Mr. Sawyer’s Nomination

Mr. Sawyers Nomination

Mr. Sawyer, one of our teachers in the science section of our school, was recently nominated for McFarland NAU Legendary Teacher Award by a former student for building positive student relationships, engaging students in relevant and rigorous activities, and creating high expectations for students. The Legendary Teacher Program is a partnership with the Teachers Change Brains, Inc. and the Northern Arizona College of Education as said in the Knightly Update. You can learn more about the program here. Today, we interview Mr. Sawyer about his experiences teaching before and during ACP High School.

Q: How long have you been teaching? Have you been teaching the same subject? Where have you taught in the past if you’ve been teaching for quite some time?

A: This is my 11th year teaching high school, and I’ve also taught college for 11 years as well (I no longer teach college). In the past I’ve taught in Paradise Valley, Tempe, Gilbert, at ASU, and at Rio Salado College.
For high school, I’ve taught Regular/Honors Biology, Environmental Science, Marine Biology, and Astronomy. For College, I’ve taught Majors/Non-Majors Biology, Genetic Engineering, Environmental Field Science, and Human Anatomy.

Q: What are some teaching styles that you would recommend to other teachers?

A: Meet the students’ needs where they need to be met. Also, I was never told in college nor was I ever told at any job that school couldn’t be fun, too.

Q: Is there anything that you wish you’d known as a first-year teacher?

A: If students have bad behavior or are negative, it’s usually not personal.

Q: What’s the best part about teaching science?

A: I love nature. I get to not only share that with students, but I get to experience it every day at work as well.

Q: Do you have any funny anecdotes about your students that you would like to share with us?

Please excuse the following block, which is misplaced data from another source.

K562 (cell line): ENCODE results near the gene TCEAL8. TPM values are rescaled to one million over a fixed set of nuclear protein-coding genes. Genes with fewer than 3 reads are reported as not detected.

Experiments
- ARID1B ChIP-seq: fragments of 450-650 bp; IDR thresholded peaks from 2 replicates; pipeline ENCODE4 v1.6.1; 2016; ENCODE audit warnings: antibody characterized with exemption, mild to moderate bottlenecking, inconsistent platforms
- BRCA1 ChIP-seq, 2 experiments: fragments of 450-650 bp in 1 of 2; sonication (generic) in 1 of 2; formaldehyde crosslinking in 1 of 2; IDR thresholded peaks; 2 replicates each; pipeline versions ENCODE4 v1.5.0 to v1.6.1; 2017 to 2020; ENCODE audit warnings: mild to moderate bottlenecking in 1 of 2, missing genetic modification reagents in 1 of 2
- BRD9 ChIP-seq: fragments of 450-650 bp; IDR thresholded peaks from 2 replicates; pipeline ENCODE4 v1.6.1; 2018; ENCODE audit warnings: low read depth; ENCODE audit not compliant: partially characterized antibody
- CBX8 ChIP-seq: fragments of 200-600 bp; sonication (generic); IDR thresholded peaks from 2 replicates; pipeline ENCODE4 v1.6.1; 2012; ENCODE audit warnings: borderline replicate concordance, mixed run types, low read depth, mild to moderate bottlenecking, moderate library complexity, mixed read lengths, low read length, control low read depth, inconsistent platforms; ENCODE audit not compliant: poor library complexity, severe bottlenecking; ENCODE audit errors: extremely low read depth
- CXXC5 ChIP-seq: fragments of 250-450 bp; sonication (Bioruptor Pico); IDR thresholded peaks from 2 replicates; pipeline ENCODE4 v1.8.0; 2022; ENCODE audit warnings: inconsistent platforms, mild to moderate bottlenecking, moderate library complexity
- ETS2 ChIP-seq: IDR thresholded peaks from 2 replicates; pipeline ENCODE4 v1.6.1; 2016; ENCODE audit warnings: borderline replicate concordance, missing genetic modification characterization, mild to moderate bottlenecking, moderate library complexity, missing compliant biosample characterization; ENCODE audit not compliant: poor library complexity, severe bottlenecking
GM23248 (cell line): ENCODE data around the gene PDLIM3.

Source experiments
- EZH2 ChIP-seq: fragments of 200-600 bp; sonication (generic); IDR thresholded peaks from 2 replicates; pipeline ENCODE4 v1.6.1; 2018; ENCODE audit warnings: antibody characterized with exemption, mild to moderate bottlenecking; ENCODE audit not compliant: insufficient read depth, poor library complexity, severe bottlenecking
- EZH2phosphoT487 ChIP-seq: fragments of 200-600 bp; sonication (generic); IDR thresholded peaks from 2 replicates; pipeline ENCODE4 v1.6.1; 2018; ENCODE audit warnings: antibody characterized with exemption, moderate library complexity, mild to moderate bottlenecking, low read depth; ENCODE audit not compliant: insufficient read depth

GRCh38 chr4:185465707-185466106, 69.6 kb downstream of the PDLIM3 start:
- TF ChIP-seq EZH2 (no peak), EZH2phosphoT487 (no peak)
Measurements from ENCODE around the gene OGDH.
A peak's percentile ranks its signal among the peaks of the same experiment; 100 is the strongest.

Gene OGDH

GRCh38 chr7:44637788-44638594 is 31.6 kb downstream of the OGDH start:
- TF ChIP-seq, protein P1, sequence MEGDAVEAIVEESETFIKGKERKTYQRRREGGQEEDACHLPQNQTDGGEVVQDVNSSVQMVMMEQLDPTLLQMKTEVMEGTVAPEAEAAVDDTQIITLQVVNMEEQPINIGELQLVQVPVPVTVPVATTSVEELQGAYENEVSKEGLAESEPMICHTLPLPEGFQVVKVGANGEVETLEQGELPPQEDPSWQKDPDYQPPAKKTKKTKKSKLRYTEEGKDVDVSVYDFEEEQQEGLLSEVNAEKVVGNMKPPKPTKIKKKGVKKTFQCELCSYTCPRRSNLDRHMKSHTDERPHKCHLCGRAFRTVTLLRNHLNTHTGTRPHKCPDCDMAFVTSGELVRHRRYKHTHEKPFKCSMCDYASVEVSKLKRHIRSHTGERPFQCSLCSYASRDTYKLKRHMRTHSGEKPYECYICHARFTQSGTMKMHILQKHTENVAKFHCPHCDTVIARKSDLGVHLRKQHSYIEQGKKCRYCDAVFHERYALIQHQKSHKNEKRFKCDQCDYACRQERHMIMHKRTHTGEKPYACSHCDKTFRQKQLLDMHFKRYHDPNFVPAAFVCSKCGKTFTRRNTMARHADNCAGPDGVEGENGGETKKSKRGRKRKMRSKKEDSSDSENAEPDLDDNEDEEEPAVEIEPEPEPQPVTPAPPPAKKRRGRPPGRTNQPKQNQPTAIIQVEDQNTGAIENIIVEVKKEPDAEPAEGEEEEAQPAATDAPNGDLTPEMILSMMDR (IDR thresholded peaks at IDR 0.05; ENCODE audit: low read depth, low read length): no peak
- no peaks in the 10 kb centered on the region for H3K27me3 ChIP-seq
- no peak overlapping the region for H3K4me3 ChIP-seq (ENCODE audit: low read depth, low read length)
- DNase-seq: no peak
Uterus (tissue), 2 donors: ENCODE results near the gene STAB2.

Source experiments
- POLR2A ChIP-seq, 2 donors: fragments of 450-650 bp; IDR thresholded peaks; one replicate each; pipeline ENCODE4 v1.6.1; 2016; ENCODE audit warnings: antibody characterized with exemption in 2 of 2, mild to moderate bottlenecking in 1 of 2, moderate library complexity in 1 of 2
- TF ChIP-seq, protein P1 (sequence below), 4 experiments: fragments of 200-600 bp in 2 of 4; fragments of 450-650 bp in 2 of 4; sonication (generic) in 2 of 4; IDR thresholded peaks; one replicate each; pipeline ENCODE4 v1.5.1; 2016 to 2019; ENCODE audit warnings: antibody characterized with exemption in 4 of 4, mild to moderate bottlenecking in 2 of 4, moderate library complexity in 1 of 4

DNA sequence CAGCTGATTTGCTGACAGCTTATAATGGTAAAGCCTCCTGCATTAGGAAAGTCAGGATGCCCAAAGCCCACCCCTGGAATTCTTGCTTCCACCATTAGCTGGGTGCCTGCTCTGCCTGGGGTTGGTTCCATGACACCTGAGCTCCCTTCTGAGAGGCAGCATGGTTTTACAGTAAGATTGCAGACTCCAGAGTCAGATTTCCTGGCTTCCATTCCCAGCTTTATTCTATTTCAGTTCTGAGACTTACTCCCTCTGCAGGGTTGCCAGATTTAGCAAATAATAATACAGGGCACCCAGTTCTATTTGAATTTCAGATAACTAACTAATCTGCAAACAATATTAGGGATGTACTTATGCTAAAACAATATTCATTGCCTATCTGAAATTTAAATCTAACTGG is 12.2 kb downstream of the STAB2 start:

A: Dario: one of my favorite students. On the first day I met him as a little 9th grader. He walked into my classroom and said, “What’s up, my dude? Your floor is dirty”. He then flipped over a desk and pushed it around the room, covering every inch. I asked him what he was doing, and he said “Vacuuming the floor, my dude”. After he was done, he flipped the desk back over, and said, “Now your floor is clean, my dude”, and sat down. Two years later as a junior, he was in my Marine Biology class. One day, he comes in wearing a HUGE Carhartt jacket, several sizes too big. He sits down, and we start learning about marine worms. About half way through the class, I happen to look at him, and a live chicken pops its head up out of the jacket. Without breaking eye contact, he just reached up and pushed the chicken’s head back down into the jacket. I didn’t say anything, and literally no other student even noticed, so I didn’t make a big deal about it. Comparing notes with his other teachers the next day, he had that same oversized jacket on in all of his classes. I can only assume he carried that chicken around the whole day.

Congratulations, Mr. Sawyer, for your nomination! Teaching as a career is underrated as not only are you expected to constantly surround yourself with the a variety of personalities, but you’re also nurturing the young, bright minds of the newest generation and make sure that they reach their highest potential. You also have to explain the subject you’re teaching in a manner so that everyone understands the subject, which is actually a difficult thing to because once you understand a topic, it automatically makes sense to you and now you have to simplify it even further. All teachers should be acknowledged and respected for their hard work and dedication to the subject their teaching and the immense amount of patience it takes to deal with children, which is no easy feat. So, the next time you see a teacher, remember that their job is a lot harder than it looks.